vegean chili and cornbread

Vegan Chili

(Modified by Meghan from a friend’s recipe) 

Serves 6 to 8

  • 1 tablespoon olive oil
  • 1 medium onion, chopped
  • 3 medium carrots, chopped
  • 4 cloves garlic, diced
  • 1 large yellow bell pepper, chopped
  • 2 jalapeno peppers, seeds removed, diced
  • 2 celery stalks, chopped
  • 2 tablespoons chili powder
  • 28-ounce can crushed tomatoes with basil
  • 14-ounce can black beans
  • 14-ounce can kidney beans
  • 1 cup corn kernels
  • 1 teaspoon ground cumin
  • 1½ teaspoons each dried oregano, dried basil
  • 2 teaspoons salt
  • ½ cup quinoa, bulgur wheat?or other grain
  • ¼ cup balsamic vinegar

Heat oil in a large pot. Add onions, carrots and garlic; sauté until onions are translucent, about 5 minutes. Add yellow pepper, jalapenos, celery and chili powder; cook another 10 minutes. Add tomatoes, beans (with liquid), corn, salt and spices. Bring to a boil. Cover, lower heat, and simmer for 20 minutes. Stir in bulgur wheat or other grain. Cover and simmer at least 30 minutesbut up to a couple of hours to let the flavors really developstirring occasionally to prevent sticking. Just as you’re taking the chili off the heat, stir in the balsamic vinegar.


Gluten-Free Goat Cheese and Thyme Skillet Cornbread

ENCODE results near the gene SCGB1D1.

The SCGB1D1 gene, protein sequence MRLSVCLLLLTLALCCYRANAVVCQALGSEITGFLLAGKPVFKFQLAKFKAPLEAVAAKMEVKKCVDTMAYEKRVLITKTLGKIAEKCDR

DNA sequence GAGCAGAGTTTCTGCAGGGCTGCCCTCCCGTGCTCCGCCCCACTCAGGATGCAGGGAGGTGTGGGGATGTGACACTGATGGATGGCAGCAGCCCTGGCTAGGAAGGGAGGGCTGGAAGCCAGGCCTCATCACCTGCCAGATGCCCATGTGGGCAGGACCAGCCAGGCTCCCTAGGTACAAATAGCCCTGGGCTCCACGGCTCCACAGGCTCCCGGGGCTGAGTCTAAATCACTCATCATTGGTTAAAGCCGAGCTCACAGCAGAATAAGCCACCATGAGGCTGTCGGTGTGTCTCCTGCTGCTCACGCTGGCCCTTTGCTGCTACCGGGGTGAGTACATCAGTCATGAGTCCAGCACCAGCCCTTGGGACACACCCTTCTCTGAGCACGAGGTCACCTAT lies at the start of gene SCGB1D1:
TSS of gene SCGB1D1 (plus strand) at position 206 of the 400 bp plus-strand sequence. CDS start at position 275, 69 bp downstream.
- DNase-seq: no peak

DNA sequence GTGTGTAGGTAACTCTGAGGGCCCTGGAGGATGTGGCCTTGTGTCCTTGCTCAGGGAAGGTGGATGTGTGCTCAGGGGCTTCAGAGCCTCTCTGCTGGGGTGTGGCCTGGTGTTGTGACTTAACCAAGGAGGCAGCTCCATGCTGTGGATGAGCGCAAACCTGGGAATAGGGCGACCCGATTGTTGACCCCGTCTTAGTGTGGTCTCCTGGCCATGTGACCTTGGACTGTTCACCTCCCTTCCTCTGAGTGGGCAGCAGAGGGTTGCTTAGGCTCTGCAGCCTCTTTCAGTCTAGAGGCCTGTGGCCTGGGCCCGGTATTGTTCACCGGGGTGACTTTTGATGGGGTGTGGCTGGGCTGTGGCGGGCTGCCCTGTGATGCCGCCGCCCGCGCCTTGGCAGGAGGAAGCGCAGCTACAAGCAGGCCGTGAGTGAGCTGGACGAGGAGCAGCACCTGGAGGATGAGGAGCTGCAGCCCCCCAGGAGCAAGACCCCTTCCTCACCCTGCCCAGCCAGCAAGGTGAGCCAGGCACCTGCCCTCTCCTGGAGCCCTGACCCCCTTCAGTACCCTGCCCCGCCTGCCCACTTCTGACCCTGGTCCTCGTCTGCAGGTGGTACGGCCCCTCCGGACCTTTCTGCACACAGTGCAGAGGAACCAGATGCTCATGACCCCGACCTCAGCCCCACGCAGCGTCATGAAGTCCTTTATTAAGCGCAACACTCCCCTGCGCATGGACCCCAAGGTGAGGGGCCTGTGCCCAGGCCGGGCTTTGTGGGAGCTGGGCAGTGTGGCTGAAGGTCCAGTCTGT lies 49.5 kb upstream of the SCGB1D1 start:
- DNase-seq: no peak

(From Healthy Recipe Ecstasy)

Makes 8 wedges

  • 2 cups cornmeal
  • 1 teaspoon baking powder
  • 1 teaspoon baking soda
  • ½ teaspoon salt
  • ¼ teaspoon black pepper
  • 3 teaspoons fresh thyme, plus more for garnish
  • 1½ cups unsweetened almond milk
  • 1 large egg
  • 3 tablespoons honey, plus more for drizzling
  • 8 ounces goat cheese

Preheat oven to 425 degrees. Combine the dry ingredients (cornmeal through thyme) in a large bowl. Mix together the almond milk, egg, and honey in a small bowl. Add the wet ingredients to the dry ingredients and mix until combined. Mix in the goat cheese. Grease a medium cast-iron skillet with butter or coconut oil. Pour the cornbread mixture into the skillet and garnish with a few thyme sprigs and drizzle with honey. Cook for 35 minutes, or until the top of the cornbread is golden. Let the cornbread sit for 10 minutes.

lasagna and salad

Turkey Lasagna with Sneaked-In Veggies

(Susan’s recipe)

Serves 5, plus leftovers

  • 1 pound poultry sausage
  • 1 pound ground turkey breast
  • 1 red bell pepper
  • 1 zucchini
  • 2 carrots
  • 1½ onions
  • 1 box sliced mushrooms
  • 5 cloves garlic
  • 4 24½-ounce jars of spaghetti sauce
  • Parsley
  • 1 egg
  • 16 ounces part skim ricotta
  • Part-skim mozzarella
  • Shredded Parmesan cheese
  • 1½ boxes uncooked lasagna noodles 

Brown the sausage and turkey in a large saucepan over medium-high heat; drain fat.  In a food processor, chop all veggies, except mushrooms. Add to meat and sauté for about 5 minutes. Add sauce, 1 cup of water and mushrooms and bring to a boil. Turn off heat.

Mix ricotta cheese with chopped parsley and egg. In a large pan (may need to use more than one pan), add layers of sauce mixture, uncooked noodles, thin cheese layer, thin layer of mozzarella, sauce, noodles, cheese, etc. After the final sauce mixture, add mozzarella cheese and sprinkle with Parmesan cheese.

Bake covered at 350 degrees for 1½ to 2 hours or until noodles are cooked.